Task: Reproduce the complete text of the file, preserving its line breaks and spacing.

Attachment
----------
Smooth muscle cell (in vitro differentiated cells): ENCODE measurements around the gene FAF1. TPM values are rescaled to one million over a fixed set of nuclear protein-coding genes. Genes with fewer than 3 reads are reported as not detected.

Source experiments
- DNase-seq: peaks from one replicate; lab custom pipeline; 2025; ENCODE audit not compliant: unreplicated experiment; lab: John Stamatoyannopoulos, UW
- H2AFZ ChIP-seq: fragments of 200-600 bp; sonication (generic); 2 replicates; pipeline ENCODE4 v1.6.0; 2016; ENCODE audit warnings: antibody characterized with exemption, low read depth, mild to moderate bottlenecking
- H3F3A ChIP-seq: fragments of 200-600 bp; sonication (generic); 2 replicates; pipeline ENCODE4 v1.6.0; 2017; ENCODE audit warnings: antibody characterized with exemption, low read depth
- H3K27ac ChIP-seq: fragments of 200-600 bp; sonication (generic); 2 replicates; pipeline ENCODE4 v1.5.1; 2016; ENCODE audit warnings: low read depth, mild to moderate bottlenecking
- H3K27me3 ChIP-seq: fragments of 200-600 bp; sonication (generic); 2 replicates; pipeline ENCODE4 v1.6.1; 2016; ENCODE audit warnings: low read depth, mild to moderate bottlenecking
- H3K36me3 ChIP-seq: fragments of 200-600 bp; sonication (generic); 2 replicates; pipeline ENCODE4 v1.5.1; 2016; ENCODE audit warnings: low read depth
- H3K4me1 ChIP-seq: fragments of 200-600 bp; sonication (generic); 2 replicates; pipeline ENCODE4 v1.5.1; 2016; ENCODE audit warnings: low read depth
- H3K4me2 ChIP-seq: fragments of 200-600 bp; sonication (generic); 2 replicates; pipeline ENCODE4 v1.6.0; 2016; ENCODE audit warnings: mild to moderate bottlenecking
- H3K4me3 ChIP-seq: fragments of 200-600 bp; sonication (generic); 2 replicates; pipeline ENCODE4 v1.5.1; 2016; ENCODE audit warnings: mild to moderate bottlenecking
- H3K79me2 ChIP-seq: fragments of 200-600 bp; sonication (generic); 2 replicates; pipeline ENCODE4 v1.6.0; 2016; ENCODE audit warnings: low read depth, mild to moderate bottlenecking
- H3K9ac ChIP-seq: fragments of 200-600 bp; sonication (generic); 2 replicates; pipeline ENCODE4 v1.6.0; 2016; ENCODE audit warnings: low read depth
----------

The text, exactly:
Smooth muscle cell (in vitro differentiated cells): ENCODE measurements around the gene FAF1. TPM values are rescaled to one million over a fixed set of nuclear protein-coding genes. Genes with fewer than 3 reads are reported as not detected.

Source experiments
- DNase-seq: peaks from one replicate; lab custom pipeline; 2025; ENCODE audit not compliant: unreplicated experiment; lab: John Stamatoyannopoulos, UW
- H2AFZ ChIP-seq: fragments of 200-600 bp; sonication (generic); 2 replicates; pipeline ENCODE4 v1.6.0; 2016; ENCODE audit warnings: antibody characterized with exemption, low read depth, mild to moderate bottlenecking
- H3F3A ChIP-seq: fragments of 200-600 bp; sonication (generic); 2 replicates; pipeline ENCODE4 v1.6.0; 2017; ENCODE audit warnings: antibody characterized with exemption, low read depth
- H3K27ac ChIP-seq: fragments of 200-600 bp; sonication (generic); 2 replicates; pipeline ENCODE4 v1.5.1; 2016; ENCODE audit warnings: low read depth, mild to moderate bottlenecking
- H3K27me3 ChIP-seq: fragments of 200-600 bp; sonication (generic); 2 replicates; pipeline ENCODE4 v1.6.1; 2016; ENCODE audit warnings: low read depth, mild to moderate bottlenecking
- H3K36me3 ChIP-seq: fragments of 200-600 bp; sonication (generic); 2 replicates; pipeline ENCODE4 v1.5.1; 2016; ENCODE audit warnings: low read depth
- H3K4me1 ChIP-seq: fragments of 200-600 bp; sonication (generic); 2 replicates; pipeline ENCODE4 v1.5.1; 2016; ENCODE audit warnings: low read depth
- H3K4me2 ChIP-seq: fragments of 200-600 bp; sonication (generic); 2 replicates; pipeline ENCODE4 v1.6.0; 2016; ENCODE audit warnings: mild to moderate bottlenecking
- H3K4me3 ChIP-seq: fragments of 200-600 bp; sonication (generic); 2 replicates; pipeline ENCODE4 v1.5.1; 2016; ENCODE audit warnings: mild to moderate bottlenecking
- H3K79me2 ChIP-seq: fragments of 200-600 bp; sonication (generic); 2 replicates; pipeline ENCODE4 v1.6.0; 2016; ENCODE audit warnings: low read depth, mild to moderate bottlenecking
- H3K9ac ChIP-seq: fragments of 200-600 bp; sonication (generic); 2 replicates; pipeline ENCODE4 v1.6.0; 2016; ENCODE audit warnings: low read depth